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A Book Review of the Book I Never Had It Made by Jackie Robinson, the First African American Baseball Player
What does this book review cover?
Jackie Robinson, the man that is known as the first African American to ever play in the Major Leagues did what he could to inform the world about the real condition of Blacks in America. In his autobiography titled I Never Had It Made, Jackie Robinson shows us that he was far more than just a baseball player that broke the color barrier. Jackie Robinson was responsible for the founding of the Freedom National Bank. He also served as Special Assistant to Governor Nelson Rockefeller of New York. But why is Jackie Robinson so special? It is because he attempted to show that blacks never really had it made. His intent was to show and prove that in spite of what we have been told about being able to achieve the American Dream, blacks in the United States already have the cards stacked against them even before they start to work on improving their standing in life.
How does the book contribute to the historical and cultural understanding of the African American experience?
One of the major ways that the book tries to inform the reader about the historical and cultural understanding of the African American experience is the legacy of discrimination and prejudice that this group of people has had to endure and deal with. For instance, in the part of the book where Mr. Robinson talks about establishing Freedom National Bank, he points out the very obvious signs that blacks were being discriminated against. He says: “By and large, in the banking business, blacks were considered bad credit risks not only because of their median low income as compared to that of whites, but because of the stereotype that had existed for many years that they were not to be trusted,” (page 184). Robinson continues and further strengthens his case about how blacks already have the short end of the stick when he says: “When it came to mortgages to buy homes, business loans to enable blacks to become entrepreneurs, blacks were discriminated against,” (page 184). This discrimination, prejudice, and bigotry was even demonstrated by public officials. For instance, Jackie Robinson mentions the choice of Spiro Agnew as Vice President by Richard Nixon and the fact that the Republican Party nominated him (Nixon) for President. Robinson says that this proved the discrimination that whites had against blacks by saying: “The GOP didn’t give a damn about my vote or the votes or welfare of my people. Consequently, I could no longer justify supporting them,” (page 207). Even this example is proof of the bigotry and prejudice that many in the Republican Party had at that time and still have towards blacks.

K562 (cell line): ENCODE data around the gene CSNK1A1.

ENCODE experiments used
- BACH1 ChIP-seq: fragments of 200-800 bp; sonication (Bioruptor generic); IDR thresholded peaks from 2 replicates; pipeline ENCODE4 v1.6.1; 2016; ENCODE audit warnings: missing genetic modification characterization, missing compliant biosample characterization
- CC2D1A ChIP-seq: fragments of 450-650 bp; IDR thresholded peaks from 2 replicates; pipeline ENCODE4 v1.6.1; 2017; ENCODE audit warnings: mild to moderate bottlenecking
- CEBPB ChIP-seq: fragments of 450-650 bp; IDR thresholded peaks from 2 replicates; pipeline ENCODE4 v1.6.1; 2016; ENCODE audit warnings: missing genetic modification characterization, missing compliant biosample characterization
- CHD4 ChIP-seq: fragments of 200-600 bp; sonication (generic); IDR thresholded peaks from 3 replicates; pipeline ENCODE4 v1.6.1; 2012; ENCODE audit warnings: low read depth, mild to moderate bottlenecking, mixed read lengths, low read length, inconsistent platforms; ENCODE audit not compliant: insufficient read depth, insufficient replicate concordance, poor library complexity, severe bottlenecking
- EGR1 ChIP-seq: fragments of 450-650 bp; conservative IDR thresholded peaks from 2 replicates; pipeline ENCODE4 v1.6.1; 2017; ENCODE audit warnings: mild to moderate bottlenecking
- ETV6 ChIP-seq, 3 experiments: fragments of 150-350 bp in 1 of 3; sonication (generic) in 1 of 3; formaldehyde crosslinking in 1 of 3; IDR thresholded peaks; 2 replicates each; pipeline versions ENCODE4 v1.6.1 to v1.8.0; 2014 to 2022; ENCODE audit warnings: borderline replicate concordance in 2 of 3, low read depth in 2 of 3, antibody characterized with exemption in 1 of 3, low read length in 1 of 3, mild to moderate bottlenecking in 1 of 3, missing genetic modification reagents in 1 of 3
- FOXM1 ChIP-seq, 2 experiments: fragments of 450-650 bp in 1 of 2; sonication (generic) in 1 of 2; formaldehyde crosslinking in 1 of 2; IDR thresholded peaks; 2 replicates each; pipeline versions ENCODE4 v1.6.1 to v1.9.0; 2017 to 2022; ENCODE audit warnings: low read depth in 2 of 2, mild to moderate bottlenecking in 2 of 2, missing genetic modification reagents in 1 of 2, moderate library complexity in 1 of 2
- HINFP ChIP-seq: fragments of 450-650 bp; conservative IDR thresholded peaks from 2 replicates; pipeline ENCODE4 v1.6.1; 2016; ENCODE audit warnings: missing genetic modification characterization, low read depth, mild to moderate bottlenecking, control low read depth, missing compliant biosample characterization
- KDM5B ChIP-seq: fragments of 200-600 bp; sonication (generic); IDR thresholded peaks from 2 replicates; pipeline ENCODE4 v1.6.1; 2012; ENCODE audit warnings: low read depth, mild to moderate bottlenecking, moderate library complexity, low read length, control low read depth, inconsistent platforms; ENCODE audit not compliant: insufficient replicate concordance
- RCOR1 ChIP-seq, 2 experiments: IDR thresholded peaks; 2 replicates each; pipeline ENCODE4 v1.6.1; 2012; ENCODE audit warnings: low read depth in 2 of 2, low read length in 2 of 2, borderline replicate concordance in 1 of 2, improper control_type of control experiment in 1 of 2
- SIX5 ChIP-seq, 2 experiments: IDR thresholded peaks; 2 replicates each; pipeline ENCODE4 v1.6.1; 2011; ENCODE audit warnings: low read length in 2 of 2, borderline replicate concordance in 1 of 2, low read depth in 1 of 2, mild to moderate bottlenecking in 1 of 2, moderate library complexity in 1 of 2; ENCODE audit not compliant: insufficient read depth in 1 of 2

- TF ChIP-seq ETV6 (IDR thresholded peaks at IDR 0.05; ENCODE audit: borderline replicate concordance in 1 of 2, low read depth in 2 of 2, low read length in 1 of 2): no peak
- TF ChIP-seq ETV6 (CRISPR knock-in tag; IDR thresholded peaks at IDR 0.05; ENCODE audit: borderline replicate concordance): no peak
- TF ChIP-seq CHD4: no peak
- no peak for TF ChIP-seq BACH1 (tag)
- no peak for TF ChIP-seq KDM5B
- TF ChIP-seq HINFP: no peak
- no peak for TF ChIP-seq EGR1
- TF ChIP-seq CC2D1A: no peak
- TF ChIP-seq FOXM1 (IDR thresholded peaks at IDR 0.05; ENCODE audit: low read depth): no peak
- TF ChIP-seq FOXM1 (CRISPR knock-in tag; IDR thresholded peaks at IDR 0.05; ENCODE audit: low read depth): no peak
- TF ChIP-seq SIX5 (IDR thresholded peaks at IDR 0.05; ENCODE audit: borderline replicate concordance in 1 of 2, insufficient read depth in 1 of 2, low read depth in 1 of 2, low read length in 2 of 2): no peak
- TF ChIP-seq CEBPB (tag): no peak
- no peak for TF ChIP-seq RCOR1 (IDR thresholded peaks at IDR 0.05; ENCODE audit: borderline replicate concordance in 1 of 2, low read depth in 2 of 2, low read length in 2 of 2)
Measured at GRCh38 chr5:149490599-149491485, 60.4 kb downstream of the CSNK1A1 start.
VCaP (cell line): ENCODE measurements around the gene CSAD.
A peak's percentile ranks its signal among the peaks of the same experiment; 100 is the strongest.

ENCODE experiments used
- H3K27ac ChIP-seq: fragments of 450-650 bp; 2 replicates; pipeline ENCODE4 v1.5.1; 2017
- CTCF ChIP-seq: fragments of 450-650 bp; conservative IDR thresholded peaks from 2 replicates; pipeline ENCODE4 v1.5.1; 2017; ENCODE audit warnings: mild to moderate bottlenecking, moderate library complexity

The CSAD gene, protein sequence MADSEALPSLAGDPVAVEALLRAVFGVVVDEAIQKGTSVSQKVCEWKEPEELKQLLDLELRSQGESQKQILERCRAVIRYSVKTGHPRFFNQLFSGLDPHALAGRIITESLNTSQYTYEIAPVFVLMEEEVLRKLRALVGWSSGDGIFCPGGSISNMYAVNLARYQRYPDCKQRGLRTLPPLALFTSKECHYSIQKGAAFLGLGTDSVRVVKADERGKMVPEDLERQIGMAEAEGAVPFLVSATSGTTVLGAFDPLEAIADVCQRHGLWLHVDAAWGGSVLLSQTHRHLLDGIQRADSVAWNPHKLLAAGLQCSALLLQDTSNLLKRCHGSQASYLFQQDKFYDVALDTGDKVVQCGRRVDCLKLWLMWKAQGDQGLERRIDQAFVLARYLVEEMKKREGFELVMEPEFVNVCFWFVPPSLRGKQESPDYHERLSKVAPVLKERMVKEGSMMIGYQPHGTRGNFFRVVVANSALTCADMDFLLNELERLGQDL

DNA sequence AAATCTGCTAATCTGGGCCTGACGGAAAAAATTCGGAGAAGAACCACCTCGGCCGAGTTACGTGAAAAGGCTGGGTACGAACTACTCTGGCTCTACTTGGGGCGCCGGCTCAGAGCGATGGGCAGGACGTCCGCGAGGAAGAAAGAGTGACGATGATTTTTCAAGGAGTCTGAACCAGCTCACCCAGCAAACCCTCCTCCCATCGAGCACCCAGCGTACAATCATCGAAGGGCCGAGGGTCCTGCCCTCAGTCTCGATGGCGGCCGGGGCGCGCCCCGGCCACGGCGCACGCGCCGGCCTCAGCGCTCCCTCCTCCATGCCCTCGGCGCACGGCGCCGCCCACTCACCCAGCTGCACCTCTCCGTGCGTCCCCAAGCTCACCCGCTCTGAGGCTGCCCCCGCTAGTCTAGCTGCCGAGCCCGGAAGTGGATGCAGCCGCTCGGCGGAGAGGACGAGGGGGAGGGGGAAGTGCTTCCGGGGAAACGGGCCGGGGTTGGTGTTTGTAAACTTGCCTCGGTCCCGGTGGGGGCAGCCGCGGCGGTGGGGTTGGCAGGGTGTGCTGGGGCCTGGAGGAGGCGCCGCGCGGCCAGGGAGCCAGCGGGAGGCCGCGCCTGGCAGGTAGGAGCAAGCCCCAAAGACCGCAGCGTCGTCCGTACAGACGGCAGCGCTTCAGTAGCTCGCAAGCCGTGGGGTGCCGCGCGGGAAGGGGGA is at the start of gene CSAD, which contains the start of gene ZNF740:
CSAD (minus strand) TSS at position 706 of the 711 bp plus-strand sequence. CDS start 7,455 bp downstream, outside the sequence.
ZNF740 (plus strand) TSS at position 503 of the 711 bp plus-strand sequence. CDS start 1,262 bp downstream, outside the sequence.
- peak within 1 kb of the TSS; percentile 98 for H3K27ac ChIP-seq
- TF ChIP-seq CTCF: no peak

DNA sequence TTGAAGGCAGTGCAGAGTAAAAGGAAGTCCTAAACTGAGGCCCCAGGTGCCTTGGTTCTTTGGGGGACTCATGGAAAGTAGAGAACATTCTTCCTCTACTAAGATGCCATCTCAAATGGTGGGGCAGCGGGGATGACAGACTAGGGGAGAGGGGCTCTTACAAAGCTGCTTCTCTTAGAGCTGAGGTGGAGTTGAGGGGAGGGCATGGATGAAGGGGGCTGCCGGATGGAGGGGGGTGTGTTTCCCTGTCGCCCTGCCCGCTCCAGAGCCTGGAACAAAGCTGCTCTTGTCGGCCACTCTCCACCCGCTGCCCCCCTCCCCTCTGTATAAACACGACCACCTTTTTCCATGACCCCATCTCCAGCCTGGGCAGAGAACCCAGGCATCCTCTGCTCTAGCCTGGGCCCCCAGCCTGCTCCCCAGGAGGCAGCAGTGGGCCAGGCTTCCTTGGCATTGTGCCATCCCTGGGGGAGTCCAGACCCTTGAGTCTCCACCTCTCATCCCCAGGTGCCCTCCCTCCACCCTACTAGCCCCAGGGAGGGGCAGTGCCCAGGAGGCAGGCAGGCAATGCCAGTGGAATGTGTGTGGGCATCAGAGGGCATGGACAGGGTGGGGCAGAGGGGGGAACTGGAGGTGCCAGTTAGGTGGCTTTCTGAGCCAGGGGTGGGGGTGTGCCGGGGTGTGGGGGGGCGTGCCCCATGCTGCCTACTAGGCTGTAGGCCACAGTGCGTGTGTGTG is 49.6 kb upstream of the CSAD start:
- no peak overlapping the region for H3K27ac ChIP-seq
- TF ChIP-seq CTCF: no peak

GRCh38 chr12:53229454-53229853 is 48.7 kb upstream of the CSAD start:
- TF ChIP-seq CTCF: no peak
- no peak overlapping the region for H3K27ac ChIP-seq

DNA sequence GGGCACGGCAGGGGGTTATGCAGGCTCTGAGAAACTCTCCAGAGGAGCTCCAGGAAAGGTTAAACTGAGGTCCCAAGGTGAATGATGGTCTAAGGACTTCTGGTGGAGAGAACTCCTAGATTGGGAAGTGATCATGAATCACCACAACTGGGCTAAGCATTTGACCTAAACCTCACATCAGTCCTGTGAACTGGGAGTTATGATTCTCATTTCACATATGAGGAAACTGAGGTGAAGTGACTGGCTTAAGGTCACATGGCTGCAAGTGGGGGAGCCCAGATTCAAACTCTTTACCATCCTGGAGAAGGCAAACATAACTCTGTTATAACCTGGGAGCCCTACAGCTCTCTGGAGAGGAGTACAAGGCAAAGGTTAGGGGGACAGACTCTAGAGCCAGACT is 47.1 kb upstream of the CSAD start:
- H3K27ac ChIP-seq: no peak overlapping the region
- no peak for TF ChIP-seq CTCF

Jackie Robinson was named the Chairman of the Board of Freedom National Bank. Why was the bank so significant and more than just a bank? This is because the bank really helped African Americans get mortgages for homes and to establish a sort of credit history for themselves. The results that the bank achieved were staggering. And Jackie Robinson mentions this when he says: “When we marked that anniversary, we had gone from the initial $1.5-million capitalization to a volume of more than $9,000,000. We had loaned more than $300,000 dollars to small businessmen,” (page 189). This means that in a span of just two years, Freedom National Bank had become a success and really helped out the group of people that it was intended to benefit.
Jackie Robinson (1919-1972)
How does Jackie Robinson try to show that Blacks never really had the best circumstances?